• A10-14 – Cousin
  • A16-15 – Daughter, Wife, Aunt

All of these relationships were new to the administrative personnel conflict field, went beyond and, in some instances, reversed previous SEC advisory opinion and case law determinations. These decisions have raised the question as to how far the SEC will go in expanding the use of the term “other” beyond any definitions set forth in statute or administrative code; beyond the SEC definition of relative, beyond the nepotism regulations definition of relative. The nepotism regulation definition of relative seems to be a good guideline and/or starting point for the analysis, but even recent decisions with identified conflicting relationships such as cousin, step-daughter-in-law and cohabitating partner, go beyond that list. As in the area of collective negotiations, these decisions have the potential to drive many more school districts into the use of the doctrine of necessity in order to do their administrative personnel business.

Second, in addition to expanding the family relationship group, the SEC expanded the type of employment positions in the school district which would create an administrative personnel conflict, reversing several prior public advisory opinions which advised that substitutes and summer student workers were exempt from administrative conflicts.

A25-14

A board member whose spouse was a paraprofessional or substitute paraprofessional could not participate in any employment or personnel decisions regarding employees who have influence over or influence the spouse’s employment. The level of the employment position does not affect the potential conflict.

A30-14

– A board member whose son was employed as a summer student worker or whose spouse was employed as a substitute in the district could not participate in any discussion pre- or post-hire, may not engage in any aspect of the vetting process, evaluation, contract discussion or vote regarding the superintendent’s employment. The prohibition includes the selection committee or firm which will conduct the search for the superintendent. These limitations would exist as long as: 1) the son is employed with the district as a summer student worker; or, 2) for the duration of time that the spouse is employed as a substitute teacher in the district.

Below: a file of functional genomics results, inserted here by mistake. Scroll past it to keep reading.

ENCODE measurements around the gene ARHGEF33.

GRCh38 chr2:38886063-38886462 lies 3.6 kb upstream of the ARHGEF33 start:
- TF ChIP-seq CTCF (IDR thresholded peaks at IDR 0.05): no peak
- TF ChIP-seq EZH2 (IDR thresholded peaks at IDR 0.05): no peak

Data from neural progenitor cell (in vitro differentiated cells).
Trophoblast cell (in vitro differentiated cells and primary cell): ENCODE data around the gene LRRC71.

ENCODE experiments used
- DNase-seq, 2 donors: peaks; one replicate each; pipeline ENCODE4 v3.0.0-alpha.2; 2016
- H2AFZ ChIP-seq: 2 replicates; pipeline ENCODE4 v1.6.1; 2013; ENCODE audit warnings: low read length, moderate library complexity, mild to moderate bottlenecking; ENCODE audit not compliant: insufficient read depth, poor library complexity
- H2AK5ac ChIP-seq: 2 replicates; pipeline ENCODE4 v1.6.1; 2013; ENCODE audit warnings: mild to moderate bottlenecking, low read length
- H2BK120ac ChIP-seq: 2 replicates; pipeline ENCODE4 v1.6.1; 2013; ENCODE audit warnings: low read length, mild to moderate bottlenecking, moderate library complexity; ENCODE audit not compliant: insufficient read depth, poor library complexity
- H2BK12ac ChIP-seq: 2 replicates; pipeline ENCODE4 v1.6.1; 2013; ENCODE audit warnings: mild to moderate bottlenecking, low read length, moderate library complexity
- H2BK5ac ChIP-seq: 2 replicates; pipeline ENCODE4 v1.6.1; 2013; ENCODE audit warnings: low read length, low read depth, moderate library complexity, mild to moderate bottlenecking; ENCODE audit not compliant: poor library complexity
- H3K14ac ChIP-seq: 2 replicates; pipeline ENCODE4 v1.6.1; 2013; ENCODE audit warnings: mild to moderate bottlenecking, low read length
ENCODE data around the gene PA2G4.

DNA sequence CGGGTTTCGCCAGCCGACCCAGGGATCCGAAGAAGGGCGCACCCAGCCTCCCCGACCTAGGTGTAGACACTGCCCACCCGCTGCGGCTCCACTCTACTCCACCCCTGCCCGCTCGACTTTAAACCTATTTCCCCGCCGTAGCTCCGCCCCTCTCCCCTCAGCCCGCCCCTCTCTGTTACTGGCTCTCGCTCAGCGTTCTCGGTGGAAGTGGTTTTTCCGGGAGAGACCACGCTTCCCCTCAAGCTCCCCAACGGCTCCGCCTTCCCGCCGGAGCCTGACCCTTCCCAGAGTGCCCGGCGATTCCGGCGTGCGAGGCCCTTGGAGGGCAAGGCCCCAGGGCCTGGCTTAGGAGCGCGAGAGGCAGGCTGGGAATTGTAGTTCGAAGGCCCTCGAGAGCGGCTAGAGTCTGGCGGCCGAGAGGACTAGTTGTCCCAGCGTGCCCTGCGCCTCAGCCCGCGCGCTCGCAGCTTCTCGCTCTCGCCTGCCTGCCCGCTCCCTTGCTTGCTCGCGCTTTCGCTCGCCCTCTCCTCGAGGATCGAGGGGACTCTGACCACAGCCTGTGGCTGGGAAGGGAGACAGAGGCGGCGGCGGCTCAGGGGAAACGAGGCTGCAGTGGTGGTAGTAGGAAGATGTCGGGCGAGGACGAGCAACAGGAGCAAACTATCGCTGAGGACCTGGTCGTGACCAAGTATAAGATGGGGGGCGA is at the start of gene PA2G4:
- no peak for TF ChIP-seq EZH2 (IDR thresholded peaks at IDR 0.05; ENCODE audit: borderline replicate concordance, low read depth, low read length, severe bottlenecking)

Clarifying the level of prohibited activities, the SEC further advised in public advisory opinion A05-15 that a board member with a spouse, and a board member with a brother employed in school district could not vote on motion to advertise for a new CSA, could not vote on the hiring of CSA selection agency, could not establish CSA criteria or job description, could not serve on the CSA search committee, could not participate in CSA evaluation and contract discussions post-hire, could not be present in closed session when these matters would be discussed and would not be privy to closed-session minutes until they were made public. Essentially they were out of the process entirely. A05-15 provides an excellent review of school official conflicts in the area of CSA personnel actions, including hiring and evaluation and is readily extrapolated to other supervisory administrators such as school business administrators, assistant superintendents, principals and directors.

Given the sweeping changes in administrative personnel participation, board members and school administrators are encouraged to discuss the ramifications of these opinions at their local board level and consult with their board attorney for advice as to how to proceed.

The advisory opinions have the potential to dramatically increase the use of the doctrine of necessity. We will examine that topic further in a subsequent issue of School Leader.

Michael Kaelber is the director of NJSBA’s legal and labor relations department.